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Permitting hurdles hold back larger PV installations in Italy
Unlike most countries where photovoltaic (PV) solar is on the rise, Italy's growth in recent years has been driven by smaller units placed on individual homes and businesses, rather than utility-scale installations.
This trend will continue through at least this year and probably 2022, according to Josefin Berg, research and analysis manager, energy and power, with IHS Markit. Residential as well as small and medium commercial facilities of less than 1 MW represented over 55% of the Italian PV market this year, she wrote in a report published on 6 August.
In all, IHS Markit forecasts 1 GW of PV installations in 2021, and a steady increase to nearly 3.5 GW annually by 2025 in Italy, while permitting problems that have besieged many utility-scale projects are resolved.
In total, 12 GW of new PV installations will be completed in the 2021-2025 period.
The country has a target of 55% of its power coming from renewables by 2030, up from about 31% currently; that mix includes hydropower, PV, and wind, and with an additional 9% coming from combusted biomass). Natural gas contributes about 45% of the annual power generation.
Solar has slumbered in Italy since 2014, after a few years at the start of the decade in which it was one of the most active markets in the world. For example, the 6.7 GW installed in 2011 was the world's second-highest figure that year.
The incentives that drove growth in the early 2010s—such as guaranteed minimum payments for all plants of 1 MW or greater—were phased out in 2014. New installations have never topped 1 GW in a single year since then, according to Berg.
Now the country faces two tasks: incentivizing new installations, and revamping or repowering older units that are not operating effectively.
"The low quality of many PV plants that have been installed in the 2010-12 boom years has led to a strong demand for revamping and repowering," Berg explained. Generally speaking, revamping involves the replacement of components with new, more efficient ones, while maintaining the rated power of the system; repowering is an upgrade to the potential output of the facility, without changing its boundaries.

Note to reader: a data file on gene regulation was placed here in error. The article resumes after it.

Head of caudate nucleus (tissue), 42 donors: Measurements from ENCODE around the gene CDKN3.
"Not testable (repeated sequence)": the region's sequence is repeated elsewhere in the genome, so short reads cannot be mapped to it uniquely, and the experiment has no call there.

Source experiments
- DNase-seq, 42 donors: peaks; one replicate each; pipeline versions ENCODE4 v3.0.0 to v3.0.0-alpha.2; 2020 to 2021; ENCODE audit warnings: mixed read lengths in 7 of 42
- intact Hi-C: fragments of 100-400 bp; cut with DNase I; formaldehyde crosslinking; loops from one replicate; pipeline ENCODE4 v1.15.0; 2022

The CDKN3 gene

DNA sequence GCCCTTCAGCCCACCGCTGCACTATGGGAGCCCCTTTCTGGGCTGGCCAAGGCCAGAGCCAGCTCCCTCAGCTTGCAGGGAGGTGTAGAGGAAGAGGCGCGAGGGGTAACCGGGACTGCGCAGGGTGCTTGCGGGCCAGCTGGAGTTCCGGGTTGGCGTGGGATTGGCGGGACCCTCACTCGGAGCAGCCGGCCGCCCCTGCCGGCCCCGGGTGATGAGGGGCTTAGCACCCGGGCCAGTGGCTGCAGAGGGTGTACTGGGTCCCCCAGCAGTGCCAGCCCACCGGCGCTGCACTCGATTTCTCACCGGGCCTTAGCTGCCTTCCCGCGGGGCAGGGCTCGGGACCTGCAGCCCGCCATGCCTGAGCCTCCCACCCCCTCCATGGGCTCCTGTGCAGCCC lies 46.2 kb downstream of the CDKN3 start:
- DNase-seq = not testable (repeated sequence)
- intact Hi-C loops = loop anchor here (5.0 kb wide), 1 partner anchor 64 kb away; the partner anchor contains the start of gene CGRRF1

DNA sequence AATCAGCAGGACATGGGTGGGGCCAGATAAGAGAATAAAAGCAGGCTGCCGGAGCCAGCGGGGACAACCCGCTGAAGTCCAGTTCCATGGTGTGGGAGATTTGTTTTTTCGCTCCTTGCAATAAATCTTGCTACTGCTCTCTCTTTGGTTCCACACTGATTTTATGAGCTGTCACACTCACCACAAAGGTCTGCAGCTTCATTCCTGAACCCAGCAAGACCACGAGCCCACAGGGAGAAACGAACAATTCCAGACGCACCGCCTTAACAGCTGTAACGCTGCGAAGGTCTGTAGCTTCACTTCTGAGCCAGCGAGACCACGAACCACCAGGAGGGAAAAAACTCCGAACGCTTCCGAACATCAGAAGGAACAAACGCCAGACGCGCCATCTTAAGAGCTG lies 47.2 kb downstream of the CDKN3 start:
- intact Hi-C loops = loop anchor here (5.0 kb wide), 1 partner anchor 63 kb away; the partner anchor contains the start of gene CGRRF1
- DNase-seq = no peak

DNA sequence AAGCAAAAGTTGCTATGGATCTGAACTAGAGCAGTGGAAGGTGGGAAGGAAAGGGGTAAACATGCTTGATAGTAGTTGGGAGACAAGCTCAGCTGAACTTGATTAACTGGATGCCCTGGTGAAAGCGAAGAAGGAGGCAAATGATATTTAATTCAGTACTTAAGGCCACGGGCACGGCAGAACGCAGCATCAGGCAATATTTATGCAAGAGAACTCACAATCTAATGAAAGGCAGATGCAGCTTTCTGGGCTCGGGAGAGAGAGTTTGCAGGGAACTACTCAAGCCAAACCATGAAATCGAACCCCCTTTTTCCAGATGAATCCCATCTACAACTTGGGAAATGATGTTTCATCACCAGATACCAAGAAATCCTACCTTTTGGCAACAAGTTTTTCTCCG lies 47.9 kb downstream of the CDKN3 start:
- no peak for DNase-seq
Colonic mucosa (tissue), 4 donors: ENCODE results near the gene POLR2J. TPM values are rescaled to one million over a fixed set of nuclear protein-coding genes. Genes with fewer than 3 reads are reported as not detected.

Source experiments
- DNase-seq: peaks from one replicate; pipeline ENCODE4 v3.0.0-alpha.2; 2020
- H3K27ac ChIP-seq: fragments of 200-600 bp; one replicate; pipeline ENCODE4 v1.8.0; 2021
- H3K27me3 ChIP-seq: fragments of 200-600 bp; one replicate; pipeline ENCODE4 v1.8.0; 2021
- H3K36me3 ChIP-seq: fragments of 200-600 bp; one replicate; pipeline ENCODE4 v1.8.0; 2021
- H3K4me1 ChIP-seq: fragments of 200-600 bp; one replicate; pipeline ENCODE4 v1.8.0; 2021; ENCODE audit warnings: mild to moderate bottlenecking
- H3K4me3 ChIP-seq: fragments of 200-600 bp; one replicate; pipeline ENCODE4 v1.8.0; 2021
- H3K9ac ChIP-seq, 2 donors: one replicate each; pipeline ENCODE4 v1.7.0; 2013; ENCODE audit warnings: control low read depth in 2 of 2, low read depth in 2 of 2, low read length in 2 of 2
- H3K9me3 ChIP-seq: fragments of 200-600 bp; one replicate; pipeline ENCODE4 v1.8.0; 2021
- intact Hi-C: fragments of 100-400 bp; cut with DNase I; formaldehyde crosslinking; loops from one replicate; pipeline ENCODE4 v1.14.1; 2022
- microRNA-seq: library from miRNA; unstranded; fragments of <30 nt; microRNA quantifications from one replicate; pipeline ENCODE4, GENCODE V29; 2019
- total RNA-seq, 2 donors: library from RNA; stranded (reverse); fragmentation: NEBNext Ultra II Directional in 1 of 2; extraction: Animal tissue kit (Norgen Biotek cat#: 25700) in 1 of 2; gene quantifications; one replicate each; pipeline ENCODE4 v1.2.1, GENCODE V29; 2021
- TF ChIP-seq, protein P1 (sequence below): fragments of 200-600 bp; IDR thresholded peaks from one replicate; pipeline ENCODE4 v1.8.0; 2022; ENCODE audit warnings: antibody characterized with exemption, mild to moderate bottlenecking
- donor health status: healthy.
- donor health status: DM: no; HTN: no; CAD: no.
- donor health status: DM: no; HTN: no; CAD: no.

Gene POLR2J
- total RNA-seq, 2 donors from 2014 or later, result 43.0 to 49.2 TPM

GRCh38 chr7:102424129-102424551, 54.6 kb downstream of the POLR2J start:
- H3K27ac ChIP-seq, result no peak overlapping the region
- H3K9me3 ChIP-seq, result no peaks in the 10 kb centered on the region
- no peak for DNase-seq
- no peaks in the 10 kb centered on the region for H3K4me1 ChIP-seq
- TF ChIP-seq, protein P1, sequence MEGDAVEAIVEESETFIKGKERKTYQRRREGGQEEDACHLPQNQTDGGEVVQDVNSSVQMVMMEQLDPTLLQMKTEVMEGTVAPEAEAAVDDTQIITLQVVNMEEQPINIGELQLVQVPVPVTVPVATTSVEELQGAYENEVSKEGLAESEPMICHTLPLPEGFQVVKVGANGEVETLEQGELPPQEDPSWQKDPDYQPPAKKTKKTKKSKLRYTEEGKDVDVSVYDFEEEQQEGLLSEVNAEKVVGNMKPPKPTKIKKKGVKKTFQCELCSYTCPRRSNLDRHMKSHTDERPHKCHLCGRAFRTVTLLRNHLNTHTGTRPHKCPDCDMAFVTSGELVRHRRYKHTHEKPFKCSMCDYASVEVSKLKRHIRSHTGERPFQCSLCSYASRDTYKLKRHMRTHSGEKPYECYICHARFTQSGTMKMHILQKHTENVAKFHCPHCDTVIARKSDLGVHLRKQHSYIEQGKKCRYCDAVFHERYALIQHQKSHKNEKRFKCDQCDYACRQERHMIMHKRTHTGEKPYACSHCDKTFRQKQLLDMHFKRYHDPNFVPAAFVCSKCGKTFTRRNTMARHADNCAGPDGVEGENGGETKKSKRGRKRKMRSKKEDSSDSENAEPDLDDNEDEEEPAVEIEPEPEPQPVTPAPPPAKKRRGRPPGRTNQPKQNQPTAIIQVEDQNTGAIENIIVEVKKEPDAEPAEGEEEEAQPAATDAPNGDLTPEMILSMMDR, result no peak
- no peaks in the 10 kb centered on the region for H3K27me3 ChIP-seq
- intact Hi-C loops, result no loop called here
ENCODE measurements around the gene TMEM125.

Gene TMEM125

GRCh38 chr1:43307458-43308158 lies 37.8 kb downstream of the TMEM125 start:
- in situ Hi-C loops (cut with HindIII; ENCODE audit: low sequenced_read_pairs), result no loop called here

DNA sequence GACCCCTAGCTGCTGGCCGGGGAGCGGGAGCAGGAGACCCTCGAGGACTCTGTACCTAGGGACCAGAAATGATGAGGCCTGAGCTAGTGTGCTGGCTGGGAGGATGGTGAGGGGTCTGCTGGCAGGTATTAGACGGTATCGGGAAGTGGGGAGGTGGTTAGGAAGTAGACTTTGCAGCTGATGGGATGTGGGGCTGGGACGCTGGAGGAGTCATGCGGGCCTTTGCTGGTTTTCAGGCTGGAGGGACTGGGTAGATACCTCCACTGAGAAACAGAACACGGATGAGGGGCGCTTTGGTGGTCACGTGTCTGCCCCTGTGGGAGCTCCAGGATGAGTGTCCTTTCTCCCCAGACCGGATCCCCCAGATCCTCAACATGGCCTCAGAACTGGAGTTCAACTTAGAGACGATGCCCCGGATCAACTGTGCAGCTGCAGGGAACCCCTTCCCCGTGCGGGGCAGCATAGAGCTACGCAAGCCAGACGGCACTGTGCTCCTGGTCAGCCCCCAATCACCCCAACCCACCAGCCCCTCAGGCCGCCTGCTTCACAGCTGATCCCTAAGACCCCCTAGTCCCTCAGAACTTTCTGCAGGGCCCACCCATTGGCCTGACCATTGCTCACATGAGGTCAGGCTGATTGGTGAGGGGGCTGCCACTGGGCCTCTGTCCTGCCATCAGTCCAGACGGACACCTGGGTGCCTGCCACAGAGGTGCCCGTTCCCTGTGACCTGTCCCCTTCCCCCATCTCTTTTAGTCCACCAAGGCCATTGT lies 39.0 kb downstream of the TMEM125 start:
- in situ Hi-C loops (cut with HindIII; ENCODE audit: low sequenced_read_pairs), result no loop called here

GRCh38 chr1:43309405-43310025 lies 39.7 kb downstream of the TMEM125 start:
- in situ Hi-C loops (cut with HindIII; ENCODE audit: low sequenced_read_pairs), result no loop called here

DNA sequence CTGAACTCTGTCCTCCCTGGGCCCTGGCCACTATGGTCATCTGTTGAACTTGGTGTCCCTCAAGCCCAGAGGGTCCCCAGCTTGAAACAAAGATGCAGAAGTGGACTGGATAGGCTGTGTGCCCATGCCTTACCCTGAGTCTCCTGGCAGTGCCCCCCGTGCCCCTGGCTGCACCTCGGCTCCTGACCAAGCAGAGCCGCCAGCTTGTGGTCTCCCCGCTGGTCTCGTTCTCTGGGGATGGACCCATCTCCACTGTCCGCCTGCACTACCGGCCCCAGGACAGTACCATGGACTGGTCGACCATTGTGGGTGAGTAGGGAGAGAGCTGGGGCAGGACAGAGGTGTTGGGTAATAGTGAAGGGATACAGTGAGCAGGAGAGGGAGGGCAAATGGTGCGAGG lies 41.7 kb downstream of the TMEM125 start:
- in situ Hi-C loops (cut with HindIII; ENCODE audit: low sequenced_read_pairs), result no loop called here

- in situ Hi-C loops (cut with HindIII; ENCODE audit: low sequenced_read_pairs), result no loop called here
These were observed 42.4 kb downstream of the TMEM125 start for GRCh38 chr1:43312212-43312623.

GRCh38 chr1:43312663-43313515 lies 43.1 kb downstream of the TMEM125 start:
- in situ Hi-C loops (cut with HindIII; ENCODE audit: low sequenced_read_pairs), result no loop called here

For new installations, different forms of incentives are driving different market sectors. On the residential end, a temporary income tax rebate worth 110% of the cost of installation, up to €2,400/kW (about $2,822) for PV systems and €1,000/kWh for storage systems, is available. This was created under Italy's €55-billion ($64.7 billion) stimulus package that went into effect in May 2020 for COVID-19 economic recovery, and the incentives have been extended to projects installed through the end of 2022.
In the small and medium commercial segment, the Decreto FER 1 program is the driver. Created by the EU in August 2019, FER 1 provided €5.4 billion ($6.4 billion) in financing for renewable energy, including for PV systems of at least 20 kW, which can be either newbuilds or extensions of existing installations.
FER 1 has been effective on the small scale, but it has not been successful at driving interest in power auctions for projects over 1 MW, according to Berg. Italy has set a goal of 5.5 GW of combined new PV and wind capacity at utility scale for 2019-2021. "PV participation in FER tenders has been extremely low. In the first five rounds of the tenders, 208 MW of PV projects have been assigned, representing only 4.6% of the capacity available," Berg wrote.
The challenge for larger-scale projects has been permitting and authorization. The government has responded with a pair of "simplification decrees," one in 2020 and one in 2021, that have opened up formerly ineligible sites, such as properties of national interest and agricultural land. The decrees also mandated speedier environmental reviews.
"From 2022 onward, IHS Markit assumes that the authorization issues in the Italian PV market will ease. This will unfreeze a significantly large pipeline of greater than 1 MW projects, allowing the market to hit national renewable energy targets," Berg wrote.
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